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l June 2004 l

The Kashmir Bachao Andolan Publication

l Vol 4, No 2 l

E D I T O R I A L

Natwar Singh: Foreign Policy Mess Up

What others say..........


Natwar Singh should never have been made the Foreign Minister in the first place. In less than a week, the self-opinionated Natwar has come close to undoing the good work done by the Vajpayee Government in the field of foreign relations. The former career diplomat has shown a remarkable lack of tact and responsibility in handling his new job.

With an ossified mindset, this haughty `cold warrior’ has proposed and then himself disposed in quick succession a lot of pieces on the chessboard of international diplomacy. He has given notice of re-ordering this country’s relations with the US only to assert a few days in the face of open disquiet in Washington that these ties will continue more or less as before. In one of his hare-brained ideas, he has talked of a common nuclear doctrine for India, Pakistan and China. Of course, both China and Pakistan were not interested in the Indian Foreign Minister’s proposal. China reacted with complete silence to Natwar’s idea to nix it fully while Pakistan politely dismissed it as `new and innovative.’

In the coming weeks and months you can trust Natwar to come up suo motu with many such `new and innovative’ ideas which he will be obliged to discard as soon as these leave his fervid mind. Arrogance in thought and behaviour makes for poor diplomacy.

But it is in the context of Pakistan that the new Foreign Minister indulged his weakness for verbal `innovation’ the most. Keen not to give credit to the previous Government for its bold initiative in devising the roadmap for peace with our western neighbour, Natwar needlessly harked back to the Shimla Agreement as the almost exclusive format for the Indo-Pak talks.

A petty mind had allowed petty politics to inform his response to the on-going peace process with Pakistan. Shorn of niceties, Natwar argued publicly that the Indira Gandhi-Zulfiqar Ali Bhutto pact alone could be the framework for these talks while the contribution of the Vajpayee regime in making these possible could be wholly obliterated. Natwar talked of holding the dialogue with Pakistan under the so-called “ China model.” Since he had spent time outside government picking holes in the foreign policy of successive non-Congress regimes, Natwar was clearly smarting under the impression that only he knew how to conduct foreign relations while others were novices at this game. As the foreign policy spokesman of the opposition Congress Party he had threatened to review the arrangement between India and Pakistan under which the peace dialogue was initiated.

Quite predictably, General Musharraf reacted with an unconcealed anger to the `innovativeness’ of Natwar. He bristled at the idea of the `China model’ for the Indo-Pak talks. Natwar, still riding the high horse of the Shimla Agreement, quite churlishly asked the Pakistan President to consult his Foreign Minister. Given that the Pakistani ruling elite has strong reservations about the Shimla Agreement, which reminds it of their humiliation in the Bangladesh war, given that a new and mutually acceptable framework was in place in the Islamabad Declaration, there was no need for Natwar to harp ad nauseam on the Shimla Agreement.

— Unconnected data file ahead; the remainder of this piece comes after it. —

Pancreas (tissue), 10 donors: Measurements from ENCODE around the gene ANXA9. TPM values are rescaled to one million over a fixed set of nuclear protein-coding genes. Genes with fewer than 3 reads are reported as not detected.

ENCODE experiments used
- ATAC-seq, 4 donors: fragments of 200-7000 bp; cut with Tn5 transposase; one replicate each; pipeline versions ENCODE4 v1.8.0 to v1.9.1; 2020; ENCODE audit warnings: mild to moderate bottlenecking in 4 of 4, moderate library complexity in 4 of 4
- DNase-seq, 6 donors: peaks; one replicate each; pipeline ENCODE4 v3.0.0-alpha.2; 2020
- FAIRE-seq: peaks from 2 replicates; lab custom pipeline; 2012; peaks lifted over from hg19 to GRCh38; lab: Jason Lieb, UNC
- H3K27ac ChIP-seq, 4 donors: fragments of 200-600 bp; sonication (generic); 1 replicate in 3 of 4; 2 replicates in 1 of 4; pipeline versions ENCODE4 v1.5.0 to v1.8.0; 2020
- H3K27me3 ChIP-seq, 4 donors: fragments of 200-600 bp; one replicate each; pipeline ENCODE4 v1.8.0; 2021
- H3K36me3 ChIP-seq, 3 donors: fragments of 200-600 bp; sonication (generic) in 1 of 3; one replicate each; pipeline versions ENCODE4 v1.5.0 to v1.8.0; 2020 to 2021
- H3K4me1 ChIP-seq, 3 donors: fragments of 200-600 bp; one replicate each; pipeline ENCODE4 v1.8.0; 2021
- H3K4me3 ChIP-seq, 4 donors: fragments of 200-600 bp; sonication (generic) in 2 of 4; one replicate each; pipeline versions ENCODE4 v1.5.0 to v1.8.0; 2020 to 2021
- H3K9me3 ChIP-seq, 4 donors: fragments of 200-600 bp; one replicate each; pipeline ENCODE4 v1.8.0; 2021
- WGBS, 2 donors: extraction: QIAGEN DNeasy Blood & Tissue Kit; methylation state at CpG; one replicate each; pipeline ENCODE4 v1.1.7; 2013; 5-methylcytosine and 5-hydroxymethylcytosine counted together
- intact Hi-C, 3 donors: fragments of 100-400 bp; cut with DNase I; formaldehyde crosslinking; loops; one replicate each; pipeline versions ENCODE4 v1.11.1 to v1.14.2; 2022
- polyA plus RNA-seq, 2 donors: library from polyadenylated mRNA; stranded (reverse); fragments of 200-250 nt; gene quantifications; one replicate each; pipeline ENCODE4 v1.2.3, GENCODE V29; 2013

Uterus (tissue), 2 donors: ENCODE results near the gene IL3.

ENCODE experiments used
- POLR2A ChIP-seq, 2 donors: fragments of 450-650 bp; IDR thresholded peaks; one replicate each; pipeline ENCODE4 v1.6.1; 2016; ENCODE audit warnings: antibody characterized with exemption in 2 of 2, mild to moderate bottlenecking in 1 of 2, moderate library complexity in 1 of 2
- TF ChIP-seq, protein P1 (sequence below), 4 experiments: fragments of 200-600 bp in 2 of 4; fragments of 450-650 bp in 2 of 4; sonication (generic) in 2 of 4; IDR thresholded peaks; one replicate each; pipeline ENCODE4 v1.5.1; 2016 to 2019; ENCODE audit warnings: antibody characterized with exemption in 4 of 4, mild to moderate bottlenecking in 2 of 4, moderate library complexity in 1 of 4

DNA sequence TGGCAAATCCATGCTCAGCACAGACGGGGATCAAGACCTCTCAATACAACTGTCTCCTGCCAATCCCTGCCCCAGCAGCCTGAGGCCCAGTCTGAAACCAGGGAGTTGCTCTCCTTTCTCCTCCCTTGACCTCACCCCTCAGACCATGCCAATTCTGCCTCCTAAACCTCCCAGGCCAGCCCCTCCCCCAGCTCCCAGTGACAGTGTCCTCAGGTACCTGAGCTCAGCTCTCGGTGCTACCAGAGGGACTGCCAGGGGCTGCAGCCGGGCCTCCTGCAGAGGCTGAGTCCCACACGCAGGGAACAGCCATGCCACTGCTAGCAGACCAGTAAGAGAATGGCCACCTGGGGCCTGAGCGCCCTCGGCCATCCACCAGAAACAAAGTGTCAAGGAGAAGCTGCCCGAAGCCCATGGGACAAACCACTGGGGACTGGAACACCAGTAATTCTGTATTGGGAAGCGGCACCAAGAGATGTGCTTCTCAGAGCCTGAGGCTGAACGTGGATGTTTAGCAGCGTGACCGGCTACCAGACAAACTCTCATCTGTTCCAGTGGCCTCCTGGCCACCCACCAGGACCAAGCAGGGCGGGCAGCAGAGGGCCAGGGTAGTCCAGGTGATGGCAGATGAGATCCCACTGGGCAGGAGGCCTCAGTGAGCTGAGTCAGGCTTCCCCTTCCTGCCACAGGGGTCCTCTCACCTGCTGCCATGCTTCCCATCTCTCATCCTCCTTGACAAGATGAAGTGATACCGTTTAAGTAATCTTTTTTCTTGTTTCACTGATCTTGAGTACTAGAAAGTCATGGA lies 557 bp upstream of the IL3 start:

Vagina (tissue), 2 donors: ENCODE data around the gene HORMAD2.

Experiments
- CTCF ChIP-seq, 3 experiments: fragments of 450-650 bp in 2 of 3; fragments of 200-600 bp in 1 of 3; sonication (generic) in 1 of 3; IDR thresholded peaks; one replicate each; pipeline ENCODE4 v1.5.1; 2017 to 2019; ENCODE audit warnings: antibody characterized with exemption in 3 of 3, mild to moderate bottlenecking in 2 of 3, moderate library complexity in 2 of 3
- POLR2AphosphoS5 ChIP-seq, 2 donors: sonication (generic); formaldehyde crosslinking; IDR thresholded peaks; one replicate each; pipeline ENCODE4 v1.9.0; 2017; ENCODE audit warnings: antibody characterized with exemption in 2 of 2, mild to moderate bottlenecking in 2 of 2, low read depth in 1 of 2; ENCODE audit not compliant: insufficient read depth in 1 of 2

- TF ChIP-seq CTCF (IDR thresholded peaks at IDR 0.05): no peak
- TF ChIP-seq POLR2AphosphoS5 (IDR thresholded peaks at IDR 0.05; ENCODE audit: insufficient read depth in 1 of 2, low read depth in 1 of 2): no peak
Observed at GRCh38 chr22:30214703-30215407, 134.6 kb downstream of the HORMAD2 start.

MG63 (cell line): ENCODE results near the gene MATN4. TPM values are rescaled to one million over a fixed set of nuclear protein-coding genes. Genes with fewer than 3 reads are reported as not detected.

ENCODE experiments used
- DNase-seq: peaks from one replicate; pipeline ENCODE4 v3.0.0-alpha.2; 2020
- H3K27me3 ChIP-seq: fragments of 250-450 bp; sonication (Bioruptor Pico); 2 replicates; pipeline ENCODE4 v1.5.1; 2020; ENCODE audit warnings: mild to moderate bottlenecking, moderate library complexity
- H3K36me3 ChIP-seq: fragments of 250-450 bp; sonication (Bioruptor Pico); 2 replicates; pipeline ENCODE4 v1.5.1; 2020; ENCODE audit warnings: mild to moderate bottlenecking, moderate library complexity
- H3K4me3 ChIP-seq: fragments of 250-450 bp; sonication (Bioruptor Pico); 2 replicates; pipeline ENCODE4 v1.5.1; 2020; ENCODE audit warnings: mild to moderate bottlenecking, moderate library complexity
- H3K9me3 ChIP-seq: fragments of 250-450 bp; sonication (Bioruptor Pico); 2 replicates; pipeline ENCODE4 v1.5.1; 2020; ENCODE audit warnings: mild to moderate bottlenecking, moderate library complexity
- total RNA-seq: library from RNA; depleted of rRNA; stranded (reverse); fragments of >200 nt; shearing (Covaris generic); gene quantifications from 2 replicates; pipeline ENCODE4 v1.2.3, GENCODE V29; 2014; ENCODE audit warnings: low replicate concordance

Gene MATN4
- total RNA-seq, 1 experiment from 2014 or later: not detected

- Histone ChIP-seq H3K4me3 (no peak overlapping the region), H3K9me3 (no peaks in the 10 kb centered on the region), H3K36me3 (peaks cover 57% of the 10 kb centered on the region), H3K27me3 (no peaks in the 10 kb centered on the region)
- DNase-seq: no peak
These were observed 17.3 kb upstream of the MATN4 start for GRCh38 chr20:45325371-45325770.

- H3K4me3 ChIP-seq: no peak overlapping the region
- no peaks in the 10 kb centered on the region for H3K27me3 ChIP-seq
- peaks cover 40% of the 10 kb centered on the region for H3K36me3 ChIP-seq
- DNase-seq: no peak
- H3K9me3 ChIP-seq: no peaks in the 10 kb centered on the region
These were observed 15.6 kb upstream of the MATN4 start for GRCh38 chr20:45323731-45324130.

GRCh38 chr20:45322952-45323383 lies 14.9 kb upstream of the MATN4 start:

If the 1972 Agreement was such a great document, Natwar owed an explanation to the nation as to how it had failed to achieve anything tangible by way of improvement in the Indo-Pak relations. Indeed, the gains of the Indian armed forces made on the battleground were squandered by Indira Gandhi on the negotiating table in Shimla. The Shimla Agreement served no national purpose in advancing either the cause of peace or the resolution of the intractable Kashmir dispute. Since the Shimla Agreement, Pak-inspired mayhem and militancy had been injected into everyday life in Kashmir. So much for his fealty to the Indira-Bhutto Agreement.

Now, what is the way ahead on the Indo-Pak front? Mercifully, the damage had been contained for the time being with the Foreign Secretary, Shashank, reaffirming in an official statement the new Government’s faith in the Islamabad Declaration as the framework for bilateral relations between India and Pakistan. But the danger of Natwar acting as a bull in a China shop in the Foreign Ministry will persist so long as he is the External Affairs Minister. He lacks the requisite behavioural and mental restraint and skills to be a successful negotiator. Being needlessly combative and arrogant cannot be equated with consummate diplomacy.Natwar should be moved out of the MEA before he messes up further with our foreign policy in general and with the ongoing peace process with Pakistan in particular.

 l The Free Press Journal l   

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